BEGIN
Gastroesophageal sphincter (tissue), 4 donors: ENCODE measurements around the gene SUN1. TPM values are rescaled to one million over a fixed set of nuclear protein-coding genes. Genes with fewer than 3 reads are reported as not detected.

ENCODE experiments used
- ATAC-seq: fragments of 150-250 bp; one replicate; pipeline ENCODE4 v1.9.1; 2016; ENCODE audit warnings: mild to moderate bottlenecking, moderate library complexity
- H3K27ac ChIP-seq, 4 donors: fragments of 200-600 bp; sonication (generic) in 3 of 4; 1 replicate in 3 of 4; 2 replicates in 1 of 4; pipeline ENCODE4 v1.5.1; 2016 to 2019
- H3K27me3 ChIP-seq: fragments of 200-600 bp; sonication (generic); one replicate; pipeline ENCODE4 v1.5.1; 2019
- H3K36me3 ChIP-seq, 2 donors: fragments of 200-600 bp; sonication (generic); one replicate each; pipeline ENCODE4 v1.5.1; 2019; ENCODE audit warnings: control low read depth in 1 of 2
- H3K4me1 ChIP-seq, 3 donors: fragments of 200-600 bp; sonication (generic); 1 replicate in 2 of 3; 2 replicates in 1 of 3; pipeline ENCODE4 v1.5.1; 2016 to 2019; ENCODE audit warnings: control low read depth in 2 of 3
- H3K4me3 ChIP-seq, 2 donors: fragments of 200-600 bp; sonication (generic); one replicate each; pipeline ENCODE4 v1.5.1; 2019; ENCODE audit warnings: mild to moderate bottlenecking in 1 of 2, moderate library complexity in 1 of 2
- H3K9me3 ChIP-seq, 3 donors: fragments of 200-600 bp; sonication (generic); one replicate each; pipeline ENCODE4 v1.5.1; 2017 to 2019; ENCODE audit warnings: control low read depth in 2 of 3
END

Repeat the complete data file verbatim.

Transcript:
Gastroesophageal sphincter (tissue), 4 donors: ENCODE measurements around the gene SUN1. TPM values are rescaled to one million over a fixed set of nuclear protein-coding genes. Genes with fewer than 3 reads are reported as not detected.

ENCODE experiments used
- ATAC-seq: fragments of 150-250 bp; one replicate; pipeline ENCODE4 v1.9.1; 2016; ENCODE audit warnings: mild to moderate bottlenecking, moderate library complexity
- H3K27ac ChIP-seq, 4 donors: fragments of 200-600 bp; sonication (generic) in 3 of 4; 1 replicate in 3 of 4; 2 replicates in 1 of 4; pipeline ENCODE4 v1.5.1; 2016 to 2019
- H3K27me3 ChIP-seq: fragments of 200-600 bp; sonication (generic); one replicate; pipeline ENCODE4 v1.5.1; 2019
- H3K36me3 ChIP-seq, 2 donors: fragments of 200-600 bp; sonication (generic); one replicate each; pipeline ENCODE4 v1.5.1; 2019; ENCODE audit warnings: control low read depth in 1 of 2
- H3K4me1 ChIP-seq, 3 donors: fragments of 200-600 bp; sonication (generic); 1 replicate in 2 of 3; 2 replicates in 1 of 3; pipeline ENCODE4 v1.5.1; 2016 to 2019; ENCODE audit warnings: control low read depth in 2 of 3
- H3K4me3 ChIP-seq, 2 donors: fragments of 200-600 bp; sonication (generic); one replicate each; pipeline ENCODE4 v1.5.1; 2019; ENCODE audit warnings: mild to moderate bottlenecking in 1 of 2, moderate library complexity in 1 of 2
- H3K9me3 ChIP-seq, 3 donors: fragments of 200-600 bp; sonication (generic); one replicate each; pipeline ENCODE4 v1.5.1; 2017 to 2019; ENCODE audit warnings: control low read depth in 2 of 3